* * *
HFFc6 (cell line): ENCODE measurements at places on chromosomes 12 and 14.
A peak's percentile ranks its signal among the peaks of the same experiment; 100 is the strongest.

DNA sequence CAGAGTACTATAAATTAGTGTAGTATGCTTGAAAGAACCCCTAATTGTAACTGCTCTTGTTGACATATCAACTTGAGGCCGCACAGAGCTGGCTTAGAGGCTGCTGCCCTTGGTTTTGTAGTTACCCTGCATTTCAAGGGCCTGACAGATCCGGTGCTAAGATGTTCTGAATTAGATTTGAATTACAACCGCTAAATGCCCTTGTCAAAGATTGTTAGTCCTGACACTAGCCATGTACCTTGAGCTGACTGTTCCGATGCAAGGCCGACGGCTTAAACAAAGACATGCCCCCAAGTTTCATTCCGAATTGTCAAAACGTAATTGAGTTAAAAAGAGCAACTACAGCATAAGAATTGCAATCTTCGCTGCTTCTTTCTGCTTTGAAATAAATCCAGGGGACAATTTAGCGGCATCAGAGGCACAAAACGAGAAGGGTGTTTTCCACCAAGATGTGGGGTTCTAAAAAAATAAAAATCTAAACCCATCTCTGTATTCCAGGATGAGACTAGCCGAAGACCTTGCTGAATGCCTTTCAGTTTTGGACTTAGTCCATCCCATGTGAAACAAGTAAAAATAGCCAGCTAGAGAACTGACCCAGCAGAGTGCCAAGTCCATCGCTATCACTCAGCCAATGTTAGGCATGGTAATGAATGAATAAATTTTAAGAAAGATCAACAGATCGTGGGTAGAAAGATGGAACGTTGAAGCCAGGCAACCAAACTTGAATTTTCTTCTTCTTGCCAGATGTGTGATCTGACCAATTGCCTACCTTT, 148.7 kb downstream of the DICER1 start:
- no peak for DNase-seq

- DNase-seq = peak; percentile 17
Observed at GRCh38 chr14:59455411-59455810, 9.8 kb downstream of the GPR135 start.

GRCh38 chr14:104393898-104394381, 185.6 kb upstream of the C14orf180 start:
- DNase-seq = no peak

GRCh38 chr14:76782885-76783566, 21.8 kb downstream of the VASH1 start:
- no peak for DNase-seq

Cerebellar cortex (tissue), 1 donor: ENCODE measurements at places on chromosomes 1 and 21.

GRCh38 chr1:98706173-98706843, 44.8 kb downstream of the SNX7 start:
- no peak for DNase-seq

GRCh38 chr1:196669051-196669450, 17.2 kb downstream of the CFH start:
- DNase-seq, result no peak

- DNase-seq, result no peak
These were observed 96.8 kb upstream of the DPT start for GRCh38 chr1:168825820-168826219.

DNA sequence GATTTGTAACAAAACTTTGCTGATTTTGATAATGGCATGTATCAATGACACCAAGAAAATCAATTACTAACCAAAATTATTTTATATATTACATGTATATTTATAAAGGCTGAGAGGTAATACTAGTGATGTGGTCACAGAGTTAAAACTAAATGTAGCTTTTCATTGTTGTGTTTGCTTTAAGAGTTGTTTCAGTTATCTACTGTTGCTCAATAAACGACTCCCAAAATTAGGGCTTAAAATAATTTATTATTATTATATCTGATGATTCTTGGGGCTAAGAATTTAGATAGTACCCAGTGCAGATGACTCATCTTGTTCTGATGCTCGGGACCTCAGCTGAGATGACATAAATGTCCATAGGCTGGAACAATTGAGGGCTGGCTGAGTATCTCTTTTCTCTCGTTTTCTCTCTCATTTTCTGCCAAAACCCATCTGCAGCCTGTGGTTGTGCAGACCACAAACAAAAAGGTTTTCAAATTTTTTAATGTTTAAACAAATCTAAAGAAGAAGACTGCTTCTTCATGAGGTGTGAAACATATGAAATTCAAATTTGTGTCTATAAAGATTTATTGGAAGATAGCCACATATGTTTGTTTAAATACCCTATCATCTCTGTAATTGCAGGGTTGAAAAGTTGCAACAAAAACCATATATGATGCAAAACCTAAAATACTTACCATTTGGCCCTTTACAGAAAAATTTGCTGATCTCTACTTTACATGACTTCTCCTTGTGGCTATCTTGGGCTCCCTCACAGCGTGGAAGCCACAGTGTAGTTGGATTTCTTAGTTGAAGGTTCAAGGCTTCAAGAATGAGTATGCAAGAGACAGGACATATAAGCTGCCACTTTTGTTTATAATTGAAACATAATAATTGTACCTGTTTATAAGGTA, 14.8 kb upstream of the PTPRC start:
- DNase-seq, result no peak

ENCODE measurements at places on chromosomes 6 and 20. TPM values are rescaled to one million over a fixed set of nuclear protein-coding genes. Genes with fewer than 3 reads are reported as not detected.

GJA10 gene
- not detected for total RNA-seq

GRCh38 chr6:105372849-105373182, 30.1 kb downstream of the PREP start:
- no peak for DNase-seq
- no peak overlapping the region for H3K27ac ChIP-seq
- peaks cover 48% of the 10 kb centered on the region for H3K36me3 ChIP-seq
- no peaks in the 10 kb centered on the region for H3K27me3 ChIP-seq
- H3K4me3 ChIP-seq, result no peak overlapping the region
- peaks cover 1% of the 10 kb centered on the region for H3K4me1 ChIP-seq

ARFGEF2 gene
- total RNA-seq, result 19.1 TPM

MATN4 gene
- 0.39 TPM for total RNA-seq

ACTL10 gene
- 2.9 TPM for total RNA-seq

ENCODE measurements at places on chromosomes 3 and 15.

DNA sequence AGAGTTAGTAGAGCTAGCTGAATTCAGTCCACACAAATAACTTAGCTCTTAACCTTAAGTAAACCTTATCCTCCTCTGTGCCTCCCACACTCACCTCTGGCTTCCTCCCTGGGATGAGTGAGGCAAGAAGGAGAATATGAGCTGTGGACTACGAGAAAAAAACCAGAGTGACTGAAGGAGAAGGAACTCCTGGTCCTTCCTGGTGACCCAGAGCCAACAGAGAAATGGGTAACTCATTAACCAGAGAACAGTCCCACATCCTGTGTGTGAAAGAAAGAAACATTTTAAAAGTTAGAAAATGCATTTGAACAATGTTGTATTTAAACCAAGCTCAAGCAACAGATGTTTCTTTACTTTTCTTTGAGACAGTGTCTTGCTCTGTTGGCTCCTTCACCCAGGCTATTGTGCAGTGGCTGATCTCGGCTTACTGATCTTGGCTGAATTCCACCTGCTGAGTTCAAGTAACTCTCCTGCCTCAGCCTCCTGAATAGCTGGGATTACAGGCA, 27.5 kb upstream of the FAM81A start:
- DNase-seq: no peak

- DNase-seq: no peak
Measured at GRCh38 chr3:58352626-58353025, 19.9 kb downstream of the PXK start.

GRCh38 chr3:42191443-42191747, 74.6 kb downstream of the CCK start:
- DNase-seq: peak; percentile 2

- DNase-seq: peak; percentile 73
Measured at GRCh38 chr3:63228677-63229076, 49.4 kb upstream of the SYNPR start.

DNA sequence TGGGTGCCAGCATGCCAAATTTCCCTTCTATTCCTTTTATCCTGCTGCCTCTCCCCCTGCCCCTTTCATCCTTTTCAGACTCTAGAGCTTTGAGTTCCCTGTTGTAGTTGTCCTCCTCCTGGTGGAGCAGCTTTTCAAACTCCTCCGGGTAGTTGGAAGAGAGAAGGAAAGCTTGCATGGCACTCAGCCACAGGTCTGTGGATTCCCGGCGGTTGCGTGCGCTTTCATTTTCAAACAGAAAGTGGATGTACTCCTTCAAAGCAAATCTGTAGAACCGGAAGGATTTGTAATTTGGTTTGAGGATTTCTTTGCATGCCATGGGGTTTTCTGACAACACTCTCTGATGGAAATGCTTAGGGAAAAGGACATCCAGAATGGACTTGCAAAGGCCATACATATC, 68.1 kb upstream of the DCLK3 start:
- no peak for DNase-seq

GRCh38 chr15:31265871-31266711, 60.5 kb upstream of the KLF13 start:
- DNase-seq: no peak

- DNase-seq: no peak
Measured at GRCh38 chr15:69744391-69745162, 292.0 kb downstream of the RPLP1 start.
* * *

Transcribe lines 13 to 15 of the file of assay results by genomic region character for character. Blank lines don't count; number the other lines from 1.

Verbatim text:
- no peak for DNase-seq

GRCh38 chr1:196669051-196669450, 17.2 kb downstream of the CFH start:
- DNase-seq, result no peak